By Loretta McNary
We are just a few days from ringing in the New Year. Along with planning the big New Year’s Eve countdown celebration, cooking black eyed peas for good luck, comes with creating the infamous New Year’s resolutions.
Webster defines resolution as a firm decision to do or not to do something; the quality of being determined or resolute. Coincidentally, Webster defines goals as the object of a person’s ambition or effort, an aim or desired result. For this article, resolutions and goals are interchangeable.
Every year, we promise ourselves that “this year “will be the year we finally achieve our goals, and we will not give up on our resolutions. What if I told you that the problem isn’t you, it’s the way we approach resolutions and setting our goals, overall?
What if – the manner we typically set resolutions based on what we think we should be doing, rather than what we truly desire gives us a disadvantage. Normally we focus on what we want to lose (weight, habits, bad relationships) rather than what we want to gain (joy, fulfillment, love). And so, we go through the year, lugging around a list of obligations that feel more like a burden than a blessing. No wonder we stop trying to achieve those resolutions by February!
Imagine the endless possibilities, if we reframed our resolutions as an invitation to fall in love with our lives? What if we ditched the “I should” and “I must” mentality and instead focused on creating habits and experiences that bring us pure joy? Envision setting goals that make your heart sing and encourages others to do the same.
Take me, for example. Last year, I resolved to “get in shape” – a vague goal if I ever heard one. But this year, I am reframing my physical goal as “dance with wild abandon” at least twice a week. Suddenly, exercise becomes a source of joy, not drudgery. I can’t wait to put on my favorite song and lose myself moving to the beat. Or consider the classic “eat healthier” resolution. What if, instead, we vow to “savor a healthy homemade meal with loved ones once a week”? Now achieving this goal, benefits everyone around us.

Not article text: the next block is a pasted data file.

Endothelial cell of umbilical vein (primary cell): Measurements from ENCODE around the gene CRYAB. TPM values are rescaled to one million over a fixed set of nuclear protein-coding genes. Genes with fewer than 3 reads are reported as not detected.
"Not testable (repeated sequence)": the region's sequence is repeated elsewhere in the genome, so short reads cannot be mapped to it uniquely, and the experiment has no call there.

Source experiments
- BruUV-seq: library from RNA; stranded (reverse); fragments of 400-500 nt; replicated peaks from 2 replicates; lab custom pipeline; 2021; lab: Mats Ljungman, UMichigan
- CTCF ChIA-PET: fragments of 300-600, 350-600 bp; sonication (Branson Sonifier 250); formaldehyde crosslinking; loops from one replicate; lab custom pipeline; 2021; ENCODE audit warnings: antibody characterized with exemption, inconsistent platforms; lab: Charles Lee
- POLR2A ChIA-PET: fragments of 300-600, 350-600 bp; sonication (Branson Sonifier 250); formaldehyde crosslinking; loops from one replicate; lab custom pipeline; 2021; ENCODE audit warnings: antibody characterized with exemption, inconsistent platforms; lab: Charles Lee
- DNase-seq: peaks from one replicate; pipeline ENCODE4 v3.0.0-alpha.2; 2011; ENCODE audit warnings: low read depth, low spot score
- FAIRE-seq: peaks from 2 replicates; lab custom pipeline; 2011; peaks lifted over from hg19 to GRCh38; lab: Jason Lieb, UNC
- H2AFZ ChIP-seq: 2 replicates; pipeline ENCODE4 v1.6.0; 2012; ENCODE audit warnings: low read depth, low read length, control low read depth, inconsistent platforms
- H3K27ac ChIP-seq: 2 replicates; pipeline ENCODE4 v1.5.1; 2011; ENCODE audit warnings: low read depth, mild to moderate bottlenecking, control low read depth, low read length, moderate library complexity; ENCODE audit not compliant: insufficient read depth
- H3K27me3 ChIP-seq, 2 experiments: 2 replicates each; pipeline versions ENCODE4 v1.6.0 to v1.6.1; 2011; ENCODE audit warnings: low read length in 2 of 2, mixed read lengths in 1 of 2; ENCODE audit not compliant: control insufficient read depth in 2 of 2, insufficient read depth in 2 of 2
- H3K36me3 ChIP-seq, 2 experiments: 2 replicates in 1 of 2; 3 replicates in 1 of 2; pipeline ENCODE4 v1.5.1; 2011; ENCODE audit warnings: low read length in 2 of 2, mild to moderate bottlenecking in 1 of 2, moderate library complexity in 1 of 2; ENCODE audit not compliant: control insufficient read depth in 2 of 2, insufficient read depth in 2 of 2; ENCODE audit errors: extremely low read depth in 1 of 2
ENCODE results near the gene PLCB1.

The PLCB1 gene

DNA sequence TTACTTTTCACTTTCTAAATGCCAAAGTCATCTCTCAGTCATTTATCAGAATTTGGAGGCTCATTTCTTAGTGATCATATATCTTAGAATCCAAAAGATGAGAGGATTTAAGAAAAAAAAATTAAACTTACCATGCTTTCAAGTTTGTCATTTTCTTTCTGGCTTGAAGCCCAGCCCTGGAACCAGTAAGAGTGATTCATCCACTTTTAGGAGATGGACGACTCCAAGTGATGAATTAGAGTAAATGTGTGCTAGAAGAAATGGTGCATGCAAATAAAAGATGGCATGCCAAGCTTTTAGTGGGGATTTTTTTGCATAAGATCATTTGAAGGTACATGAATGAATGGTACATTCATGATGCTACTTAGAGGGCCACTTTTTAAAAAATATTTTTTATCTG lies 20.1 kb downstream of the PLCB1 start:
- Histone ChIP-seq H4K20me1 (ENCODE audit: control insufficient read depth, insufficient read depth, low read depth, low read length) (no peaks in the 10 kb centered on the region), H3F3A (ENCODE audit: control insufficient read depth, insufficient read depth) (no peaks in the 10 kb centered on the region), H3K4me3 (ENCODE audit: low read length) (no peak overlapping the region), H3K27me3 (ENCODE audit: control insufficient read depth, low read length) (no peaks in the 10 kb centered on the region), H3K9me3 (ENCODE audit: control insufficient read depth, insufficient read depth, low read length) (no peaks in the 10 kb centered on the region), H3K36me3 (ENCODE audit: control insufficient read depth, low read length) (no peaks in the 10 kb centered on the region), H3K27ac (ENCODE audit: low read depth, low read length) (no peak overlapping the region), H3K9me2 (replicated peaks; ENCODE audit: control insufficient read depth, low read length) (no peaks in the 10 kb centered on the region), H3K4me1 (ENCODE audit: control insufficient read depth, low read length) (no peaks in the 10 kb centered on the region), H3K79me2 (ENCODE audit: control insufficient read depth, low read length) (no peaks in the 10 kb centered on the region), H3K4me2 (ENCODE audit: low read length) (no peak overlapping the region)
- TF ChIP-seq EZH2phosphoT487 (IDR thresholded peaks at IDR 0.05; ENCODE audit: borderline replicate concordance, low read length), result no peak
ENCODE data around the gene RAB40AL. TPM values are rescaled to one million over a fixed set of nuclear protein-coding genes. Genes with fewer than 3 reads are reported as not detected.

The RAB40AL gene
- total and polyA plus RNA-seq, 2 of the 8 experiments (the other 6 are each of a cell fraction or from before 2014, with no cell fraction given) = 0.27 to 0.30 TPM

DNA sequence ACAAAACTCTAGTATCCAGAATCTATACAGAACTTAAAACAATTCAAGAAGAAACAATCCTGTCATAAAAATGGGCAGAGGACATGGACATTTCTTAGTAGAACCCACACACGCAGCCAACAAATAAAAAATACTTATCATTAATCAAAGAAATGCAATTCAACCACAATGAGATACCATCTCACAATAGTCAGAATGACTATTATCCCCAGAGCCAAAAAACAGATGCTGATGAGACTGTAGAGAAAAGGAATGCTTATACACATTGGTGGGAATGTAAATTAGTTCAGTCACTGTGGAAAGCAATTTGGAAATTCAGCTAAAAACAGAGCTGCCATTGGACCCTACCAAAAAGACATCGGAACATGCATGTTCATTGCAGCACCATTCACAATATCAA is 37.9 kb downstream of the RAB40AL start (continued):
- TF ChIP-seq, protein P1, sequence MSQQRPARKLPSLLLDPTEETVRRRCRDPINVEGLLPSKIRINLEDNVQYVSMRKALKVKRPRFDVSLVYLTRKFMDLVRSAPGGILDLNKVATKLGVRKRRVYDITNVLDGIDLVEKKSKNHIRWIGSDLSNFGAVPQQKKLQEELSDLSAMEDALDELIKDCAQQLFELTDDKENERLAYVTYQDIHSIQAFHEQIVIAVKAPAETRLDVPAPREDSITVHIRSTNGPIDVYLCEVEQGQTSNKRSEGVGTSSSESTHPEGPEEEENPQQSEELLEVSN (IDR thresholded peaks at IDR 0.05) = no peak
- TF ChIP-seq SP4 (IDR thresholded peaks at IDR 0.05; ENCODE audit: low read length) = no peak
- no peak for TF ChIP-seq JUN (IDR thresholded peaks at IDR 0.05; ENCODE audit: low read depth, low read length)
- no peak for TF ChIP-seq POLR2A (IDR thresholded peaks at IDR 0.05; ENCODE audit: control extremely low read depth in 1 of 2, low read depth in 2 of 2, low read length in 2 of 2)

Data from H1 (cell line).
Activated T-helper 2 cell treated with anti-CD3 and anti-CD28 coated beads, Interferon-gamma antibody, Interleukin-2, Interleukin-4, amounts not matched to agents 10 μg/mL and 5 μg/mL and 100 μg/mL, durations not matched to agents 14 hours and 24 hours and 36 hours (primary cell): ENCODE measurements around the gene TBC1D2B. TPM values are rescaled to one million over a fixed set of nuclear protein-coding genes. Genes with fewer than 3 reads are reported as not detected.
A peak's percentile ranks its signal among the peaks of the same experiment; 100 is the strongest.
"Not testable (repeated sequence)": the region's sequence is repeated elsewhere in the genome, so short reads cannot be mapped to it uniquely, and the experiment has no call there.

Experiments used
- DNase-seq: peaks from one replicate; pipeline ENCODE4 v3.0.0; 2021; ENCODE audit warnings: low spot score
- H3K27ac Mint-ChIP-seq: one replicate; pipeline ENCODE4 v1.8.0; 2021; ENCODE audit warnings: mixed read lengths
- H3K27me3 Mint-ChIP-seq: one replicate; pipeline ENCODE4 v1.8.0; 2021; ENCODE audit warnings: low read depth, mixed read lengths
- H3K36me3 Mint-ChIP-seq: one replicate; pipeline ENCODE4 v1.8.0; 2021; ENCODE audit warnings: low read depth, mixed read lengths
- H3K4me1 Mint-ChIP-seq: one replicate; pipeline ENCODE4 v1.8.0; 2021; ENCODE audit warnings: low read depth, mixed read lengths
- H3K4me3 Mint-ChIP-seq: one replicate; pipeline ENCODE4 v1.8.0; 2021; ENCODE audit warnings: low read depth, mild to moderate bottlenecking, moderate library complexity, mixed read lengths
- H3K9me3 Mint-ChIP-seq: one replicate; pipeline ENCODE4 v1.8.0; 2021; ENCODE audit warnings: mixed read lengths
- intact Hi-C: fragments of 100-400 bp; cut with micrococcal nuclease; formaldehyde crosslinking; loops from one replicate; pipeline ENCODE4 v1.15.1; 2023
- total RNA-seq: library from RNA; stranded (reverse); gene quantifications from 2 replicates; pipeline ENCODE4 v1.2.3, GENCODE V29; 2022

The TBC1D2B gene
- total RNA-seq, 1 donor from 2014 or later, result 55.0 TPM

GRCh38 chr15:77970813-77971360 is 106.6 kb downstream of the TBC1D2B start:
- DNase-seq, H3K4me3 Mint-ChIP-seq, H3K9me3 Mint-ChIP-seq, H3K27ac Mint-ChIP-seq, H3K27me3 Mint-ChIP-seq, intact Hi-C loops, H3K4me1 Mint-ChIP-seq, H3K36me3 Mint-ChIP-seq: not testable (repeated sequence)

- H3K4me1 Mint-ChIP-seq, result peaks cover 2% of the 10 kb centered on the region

Suddenly, healthy eating becomes an excuse for connection and pleasure, rather than deprivation. By reframing our resolutions in this way, we shift our focus from what we lack to what we really desire. We give ourselves permission to dream again, and to enjoy the journey. And when we stumble (because, let’s face it, we will), we’ll be more likely to forgive ourselves and keep moving forward, rather than throwing in the towel. So, as we approach the new year, I urge you to throw out the old resolutions’ blueprint and start fresh. Remember, ask yourself, what do I really want to feel and accomplish? What impact would I like to make in my family and community?
It is important to believe that setting and achieving goals is a journey, not a destination. Let’s start celebrating your progress and accomplishments along the way, no matter how small, baby steps count too. Also, don’t be too tough on yourself if you encounter setbacks or make mistakes. As an alternative, learn from them and use them as opportunities for growth.
This last step is critical for growth and sustainability; surround yourself with people who support and encourage you. Having a positive and motivated community around you can make a huge difference in your journey to achieving your goals. Here is my greatest advice when it comes to achieving goals, be patient, determined and persistent. Be unstoppable.
Achieving your goals takes time and effort, but with the right mindset and approach, you can reach your full potential and accomplish great things. I believe in you!
Wishing you and your family a Happy New Year!
Loretta McNary is the Lifestyles contributor to the desotocountynews.com website and social media channels. You will be seeing her columns on a weekly basis here on the website and be sure to catch “The Loretta McNary Show” on her channels, including YouTube, Facebook, her website, and others.